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drug-resistant TB – the quest for vaccines

To coincide with the World Health Organization releasing its annual figures on the state of global tuberculosis at a major event in the US, vaccine scientists from the UK and the US came to London – dubbed the TB capital of Western Europe –to brief journalists at the Science Media Centre on the global effort to develop effective and affordable TB vaccines. 

Vaccines are regarded as the only long-term solution for combating the easily-transmitted disease.

A historic study published in the Lancet six suggested that TB in humans—a disease once thought beatable with antibiotics and good public health—is making a powerful comeback. Based on a comprehensive study of TB in eight nations, the authors reported a significant and unprecedented rise in multidrug-resistant TB (MDR-TB). Concerns about an increase in reported cases of drug-resistant TB in the UK recently led the government to require residents of endemic countries to prove they are free of the pathogen before the UK will grant them a visa for a long-term stay.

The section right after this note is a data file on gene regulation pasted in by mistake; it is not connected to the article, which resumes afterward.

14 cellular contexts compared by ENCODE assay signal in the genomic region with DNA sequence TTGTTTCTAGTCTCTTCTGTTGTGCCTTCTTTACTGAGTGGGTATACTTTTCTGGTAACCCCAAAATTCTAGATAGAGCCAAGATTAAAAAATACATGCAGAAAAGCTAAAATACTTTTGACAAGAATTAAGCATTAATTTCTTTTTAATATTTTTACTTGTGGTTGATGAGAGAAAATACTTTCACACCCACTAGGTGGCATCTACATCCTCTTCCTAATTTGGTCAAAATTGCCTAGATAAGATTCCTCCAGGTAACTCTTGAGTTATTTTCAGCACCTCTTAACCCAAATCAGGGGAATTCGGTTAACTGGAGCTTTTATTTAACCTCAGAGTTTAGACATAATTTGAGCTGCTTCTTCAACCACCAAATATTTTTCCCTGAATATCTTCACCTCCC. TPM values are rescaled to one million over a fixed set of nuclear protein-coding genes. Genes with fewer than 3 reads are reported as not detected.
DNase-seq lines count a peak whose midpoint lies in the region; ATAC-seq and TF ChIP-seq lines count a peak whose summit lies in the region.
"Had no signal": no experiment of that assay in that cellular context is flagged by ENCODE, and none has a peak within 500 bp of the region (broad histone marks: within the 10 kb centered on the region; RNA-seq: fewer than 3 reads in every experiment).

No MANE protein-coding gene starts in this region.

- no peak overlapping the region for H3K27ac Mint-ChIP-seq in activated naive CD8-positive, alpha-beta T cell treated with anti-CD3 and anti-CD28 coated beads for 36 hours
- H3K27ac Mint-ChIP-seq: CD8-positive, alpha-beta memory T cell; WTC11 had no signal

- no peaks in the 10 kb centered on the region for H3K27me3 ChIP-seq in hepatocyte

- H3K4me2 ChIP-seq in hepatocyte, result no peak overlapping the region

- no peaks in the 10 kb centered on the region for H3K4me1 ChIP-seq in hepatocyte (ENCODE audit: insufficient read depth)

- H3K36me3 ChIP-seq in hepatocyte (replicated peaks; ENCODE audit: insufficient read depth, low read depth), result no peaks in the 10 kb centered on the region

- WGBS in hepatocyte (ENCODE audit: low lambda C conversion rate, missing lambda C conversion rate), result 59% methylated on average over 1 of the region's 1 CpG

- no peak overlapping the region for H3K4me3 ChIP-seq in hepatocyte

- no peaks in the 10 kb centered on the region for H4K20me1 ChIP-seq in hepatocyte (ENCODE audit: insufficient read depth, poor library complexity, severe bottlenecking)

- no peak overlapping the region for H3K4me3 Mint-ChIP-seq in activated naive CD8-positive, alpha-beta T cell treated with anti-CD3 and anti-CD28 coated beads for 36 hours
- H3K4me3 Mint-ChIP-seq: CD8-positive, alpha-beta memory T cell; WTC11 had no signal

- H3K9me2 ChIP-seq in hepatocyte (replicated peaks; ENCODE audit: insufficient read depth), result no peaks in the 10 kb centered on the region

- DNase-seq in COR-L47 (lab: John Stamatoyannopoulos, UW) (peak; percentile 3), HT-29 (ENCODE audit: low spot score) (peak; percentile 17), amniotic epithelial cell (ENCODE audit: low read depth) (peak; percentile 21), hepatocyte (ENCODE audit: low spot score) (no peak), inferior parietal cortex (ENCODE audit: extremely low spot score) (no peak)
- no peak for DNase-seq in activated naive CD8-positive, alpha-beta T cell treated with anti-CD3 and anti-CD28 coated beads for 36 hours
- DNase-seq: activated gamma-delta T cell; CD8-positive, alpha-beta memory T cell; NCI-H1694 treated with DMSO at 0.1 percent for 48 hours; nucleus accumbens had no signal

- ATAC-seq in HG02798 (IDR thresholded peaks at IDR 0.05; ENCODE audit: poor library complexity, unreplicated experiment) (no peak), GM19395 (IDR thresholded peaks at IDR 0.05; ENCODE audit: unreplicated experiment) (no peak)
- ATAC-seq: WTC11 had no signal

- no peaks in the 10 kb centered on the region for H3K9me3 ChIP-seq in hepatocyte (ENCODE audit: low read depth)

Topics covered:

  • Progress and limitations facing current public health initiatives and efforts to slow the spread of TB and MDR-TB globally.
  • The health and economic burden of TB and MDR-TB on people in the United Kingdom, as well as the nations of Asia, Eastern Europe and southern Africa – regions where the disease is exacting its deadliest toll.
  • Why new vaccines are needed to replace the current 90-year-old vaccine (BCG), which is given to high-risk children in the UK but has limited efficacy, and why this search is critical to success in addressing the scourge of TB.
  • Recent progress in TB vaccine development as more than a dozen vaccine candidates with differing platforms and mechanisms undergo clinical trials – including the most clinically-advanced TB vaccine candidate, which was developed in the UK.



Dr Ann Ginsberg, Vice President of Scientific Affairs, Aeras and Consulting Editor, Tuberculosis

Prof Helen McShane, Professor of Vaccinology, University of Oxford

Prof Tim McHugh, Professor of Medical Microbiology, University College London

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